“Consistently entertaining”

by Steve Pulaski

When the Bough Breaks is an innocuous, largely inoffensive stroll down the familiar territory of a thriller with notable “erotic” undertones with an African-American cast at the helm. Between this, Obsessed, The Perfect Guy, and No Good Deed, I feel I could’ve crafted a template for my reviews on these films many moons ago. All of them feature the same conventions and character archetypes, but When the Bough Breaks does a very nice job at bringing to light another big problem with all these films, and it’s bigger than the fact that they all look like TV movies.

The issue is the PG-13 rating. These films are begging-to-be-R-rated, and as of now, this epidemic of these would-be erotic thrillers getting a PG-13 rating is more offensive than horror films getting the same rating. Horrors films of recent time that have earned the rating have proven themselves to still be worthy of attention, while this particular genre can’t seem to adequately nor effectively function with the PG-13 rating. There is a scene in When the Bough Breaks where Anna (Jaz Sinclar), the surrogate for a baby belonging to John and Laura Taylor (Morris Chestnut and Regina Hall), a couple who have had a difficult time expecting, sends John “lewd” webcam videos of herself where he is at work.

When the Bough Breaks
Directed by
Jon Cassar
Morris Chestnut, Regina Hall, Romany Malco
Release Date
9 September 2016
Steve’s Grade: C

The raciest the aforementioned “lewd” videos get is when Anna shimmies around topless with a scarf over her breasts; the only thing more obvious than the unsettled emotions this scene is supposed to bring to the audience is how badly director Jon Cassar (director of the miniseries The Kennedys) wants to take everything a step further. Yet for whatever reason, the film is shortchanged to a PG-13 rating, ostensibly in efforts not to exclude the teenage audience as well. Just a thought – this isn’t the kind of film that attracts very many young teens to begin with, so all that’s happening is you’re diluting material that makes it less enjoyable for the target audience.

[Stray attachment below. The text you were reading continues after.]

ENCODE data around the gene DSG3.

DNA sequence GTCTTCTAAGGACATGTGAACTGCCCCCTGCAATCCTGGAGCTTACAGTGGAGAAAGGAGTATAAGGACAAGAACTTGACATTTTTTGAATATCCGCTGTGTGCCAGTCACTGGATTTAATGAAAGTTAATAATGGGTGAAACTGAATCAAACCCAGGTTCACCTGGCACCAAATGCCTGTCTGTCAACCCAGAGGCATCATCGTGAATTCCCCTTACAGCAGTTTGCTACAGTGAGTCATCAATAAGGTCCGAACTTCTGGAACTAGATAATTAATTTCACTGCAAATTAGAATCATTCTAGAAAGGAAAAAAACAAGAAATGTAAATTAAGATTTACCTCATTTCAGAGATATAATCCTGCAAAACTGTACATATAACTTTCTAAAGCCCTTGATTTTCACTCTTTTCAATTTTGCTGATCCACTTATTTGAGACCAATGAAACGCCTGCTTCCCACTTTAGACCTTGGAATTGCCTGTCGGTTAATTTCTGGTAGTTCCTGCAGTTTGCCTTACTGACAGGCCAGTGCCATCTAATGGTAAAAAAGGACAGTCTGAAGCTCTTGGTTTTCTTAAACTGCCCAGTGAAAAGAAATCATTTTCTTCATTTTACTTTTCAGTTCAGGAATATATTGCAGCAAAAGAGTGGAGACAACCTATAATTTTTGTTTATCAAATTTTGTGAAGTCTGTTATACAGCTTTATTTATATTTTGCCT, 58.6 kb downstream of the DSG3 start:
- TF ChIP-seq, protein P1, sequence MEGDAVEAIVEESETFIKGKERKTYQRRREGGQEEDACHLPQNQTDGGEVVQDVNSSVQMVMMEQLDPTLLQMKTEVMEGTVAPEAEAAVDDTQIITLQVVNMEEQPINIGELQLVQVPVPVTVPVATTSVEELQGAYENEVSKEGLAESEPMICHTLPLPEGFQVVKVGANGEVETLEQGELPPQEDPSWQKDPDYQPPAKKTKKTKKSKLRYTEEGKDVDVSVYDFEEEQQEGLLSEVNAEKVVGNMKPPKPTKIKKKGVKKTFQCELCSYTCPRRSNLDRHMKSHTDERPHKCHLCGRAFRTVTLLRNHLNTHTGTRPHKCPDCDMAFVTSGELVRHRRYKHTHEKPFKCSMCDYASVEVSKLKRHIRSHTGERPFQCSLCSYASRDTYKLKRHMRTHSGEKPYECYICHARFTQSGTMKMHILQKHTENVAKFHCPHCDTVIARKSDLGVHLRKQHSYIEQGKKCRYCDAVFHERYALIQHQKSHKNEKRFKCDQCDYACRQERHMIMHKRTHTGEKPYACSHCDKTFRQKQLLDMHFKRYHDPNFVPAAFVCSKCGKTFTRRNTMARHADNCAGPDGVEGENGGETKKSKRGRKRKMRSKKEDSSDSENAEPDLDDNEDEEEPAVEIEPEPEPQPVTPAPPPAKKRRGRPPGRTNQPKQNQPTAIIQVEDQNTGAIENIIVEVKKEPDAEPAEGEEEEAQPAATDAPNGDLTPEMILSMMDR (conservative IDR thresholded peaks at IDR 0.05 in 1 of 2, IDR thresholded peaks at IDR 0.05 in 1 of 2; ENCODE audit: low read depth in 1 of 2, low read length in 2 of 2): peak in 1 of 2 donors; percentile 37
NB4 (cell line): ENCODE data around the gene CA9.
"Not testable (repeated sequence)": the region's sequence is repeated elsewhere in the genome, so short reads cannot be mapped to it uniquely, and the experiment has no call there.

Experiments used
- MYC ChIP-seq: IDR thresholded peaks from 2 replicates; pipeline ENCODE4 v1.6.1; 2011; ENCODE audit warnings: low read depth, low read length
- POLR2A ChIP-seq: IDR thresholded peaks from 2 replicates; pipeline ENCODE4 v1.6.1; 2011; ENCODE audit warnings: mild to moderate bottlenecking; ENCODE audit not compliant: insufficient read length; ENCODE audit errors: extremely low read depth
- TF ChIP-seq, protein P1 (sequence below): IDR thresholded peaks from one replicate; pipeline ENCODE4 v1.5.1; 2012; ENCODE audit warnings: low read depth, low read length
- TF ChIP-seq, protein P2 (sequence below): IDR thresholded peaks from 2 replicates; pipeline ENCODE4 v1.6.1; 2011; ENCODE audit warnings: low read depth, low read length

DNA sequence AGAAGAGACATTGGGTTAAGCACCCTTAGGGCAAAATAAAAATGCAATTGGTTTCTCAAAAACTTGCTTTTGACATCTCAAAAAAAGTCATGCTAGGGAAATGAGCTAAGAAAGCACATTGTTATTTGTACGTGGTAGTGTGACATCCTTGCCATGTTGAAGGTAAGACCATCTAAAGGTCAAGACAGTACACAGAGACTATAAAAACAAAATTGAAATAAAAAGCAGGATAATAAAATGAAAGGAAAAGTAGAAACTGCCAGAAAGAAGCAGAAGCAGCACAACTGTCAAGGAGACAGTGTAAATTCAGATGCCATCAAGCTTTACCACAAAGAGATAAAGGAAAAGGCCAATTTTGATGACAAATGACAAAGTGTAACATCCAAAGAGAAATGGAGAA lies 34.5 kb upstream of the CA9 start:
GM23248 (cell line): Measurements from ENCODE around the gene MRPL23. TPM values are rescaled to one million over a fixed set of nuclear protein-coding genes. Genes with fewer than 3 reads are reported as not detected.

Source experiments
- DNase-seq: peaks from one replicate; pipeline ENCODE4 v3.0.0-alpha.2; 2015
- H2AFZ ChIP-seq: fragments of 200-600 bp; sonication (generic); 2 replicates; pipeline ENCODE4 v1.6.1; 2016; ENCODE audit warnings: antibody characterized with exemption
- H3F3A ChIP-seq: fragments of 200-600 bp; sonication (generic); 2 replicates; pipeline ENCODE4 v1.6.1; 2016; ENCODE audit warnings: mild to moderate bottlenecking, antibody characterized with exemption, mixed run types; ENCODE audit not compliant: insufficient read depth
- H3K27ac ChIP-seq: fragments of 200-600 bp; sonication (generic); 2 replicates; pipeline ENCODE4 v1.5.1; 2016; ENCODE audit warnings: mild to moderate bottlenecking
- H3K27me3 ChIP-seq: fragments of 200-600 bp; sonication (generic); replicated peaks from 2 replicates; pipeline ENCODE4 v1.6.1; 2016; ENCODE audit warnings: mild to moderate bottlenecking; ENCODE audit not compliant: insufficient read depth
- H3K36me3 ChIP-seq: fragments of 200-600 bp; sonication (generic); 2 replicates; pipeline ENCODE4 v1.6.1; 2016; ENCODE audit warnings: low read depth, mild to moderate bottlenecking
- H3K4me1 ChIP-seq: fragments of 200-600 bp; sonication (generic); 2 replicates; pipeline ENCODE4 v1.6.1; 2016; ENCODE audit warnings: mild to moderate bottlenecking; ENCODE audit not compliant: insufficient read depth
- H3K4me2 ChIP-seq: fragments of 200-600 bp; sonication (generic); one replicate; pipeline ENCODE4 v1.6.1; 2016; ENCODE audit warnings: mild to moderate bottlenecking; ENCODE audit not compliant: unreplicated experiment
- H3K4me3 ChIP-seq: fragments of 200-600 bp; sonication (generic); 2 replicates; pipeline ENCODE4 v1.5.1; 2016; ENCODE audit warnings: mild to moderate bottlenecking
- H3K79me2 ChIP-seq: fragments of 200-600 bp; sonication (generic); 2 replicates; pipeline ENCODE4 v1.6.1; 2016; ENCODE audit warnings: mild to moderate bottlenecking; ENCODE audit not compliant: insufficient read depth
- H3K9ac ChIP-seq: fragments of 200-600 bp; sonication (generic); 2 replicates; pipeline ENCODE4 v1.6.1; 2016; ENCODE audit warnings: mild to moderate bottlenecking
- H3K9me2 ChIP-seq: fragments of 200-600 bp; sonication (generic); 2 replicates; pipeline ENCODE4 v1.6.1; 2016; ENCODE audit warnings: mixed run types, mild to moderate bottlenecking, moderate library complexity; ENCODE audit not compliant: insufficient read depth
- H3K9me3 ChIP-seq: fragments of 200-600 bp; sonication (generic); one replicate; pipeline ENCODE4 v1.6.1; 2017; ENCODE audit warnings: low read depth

As hinted, the film revolves around John and Laura hiring a surrogate to have their baby for them after several failed attempts, and winding up taking her into their home after her relationship with her boyfriend (Theo Rossi) turns dangerously abusive. Following her adapting to her long-stay at the Taylor’s home, her dark, more sinister side begins to see the light, as she becomes dangerously infatuated with John, to the point of trying to erase Laura from the picture entirely. If John doesn’t succumb to her advances, Anna threatens to leave and take the baby with her, because in the eyes of the law, John’s child inside of Anna’s is still technically Anna’s until she relinquishes her rights as a mother.

When the Bough Breaks has one thing going for it and that’s its ability to be almost consistently entertaining, so much so that even predictable, ominous-looking shots of lavish homes in the late-evening hours can be forgiven. Morris Chestnut shows that he can practically sleepwalk these roles and still be effective, and the entire thing is just short enough to compliment a pleasant-enough time at the movies, also known as what this type of genre-film usually intends. Maybe, just maybe, if we can get a similar story with an R-rating next time around, we’ll get something more than passing entertainment.